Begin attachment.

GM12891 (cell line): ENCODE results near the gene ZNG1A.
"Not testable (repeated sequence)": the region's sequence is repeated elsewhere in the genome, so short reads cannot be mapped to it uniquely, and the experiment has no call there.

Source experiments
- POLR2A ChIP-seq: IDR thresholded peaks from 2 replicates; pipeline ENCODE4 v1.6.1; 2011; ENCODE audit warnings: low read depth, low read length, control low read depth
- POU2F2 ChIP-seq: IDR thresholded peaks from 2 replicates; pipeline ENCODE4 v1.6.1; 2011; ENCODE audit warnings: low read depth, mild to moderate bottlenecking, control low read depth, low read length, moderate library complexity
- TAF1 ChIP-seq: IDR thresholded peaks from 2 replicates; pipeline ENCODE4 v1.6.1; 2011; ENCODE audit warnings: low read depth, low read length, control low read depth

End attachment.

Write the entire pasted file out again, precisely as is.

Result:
GM12891 (cell line): ENCODE results near the gene ZNG1A.
"Not testable (repeated sequence)": the region's sequence is repeated elsewhere in the genome, so short reads cannot be mapped to it uniquely, and the experiment has no call there.

Source experiments
- POLR2A ChIP-seq: IDR thresholded peaks from 2 replicates; pipeline ENCODE4 v1.6.1; 2011; ENCODE audit warnings: low read depth, low read length, control low read depth
- POU2F2 ChIP-seq: IDR thresholded peaks from 2 replicates; pipeline ENCODE4 v1.6.1; 2011; ENCODE audit warnings: low read depth, mild to moderate bottlenecking, control low read depth, low read length, moderate library complexity
- TAF1 ChIP-seq: IDR thresholded peaks from 2 replicates; pipeline ENCODE4 v1.6.1; 2011; ENCODE audit warnings: low read depth, low read length, control low read depth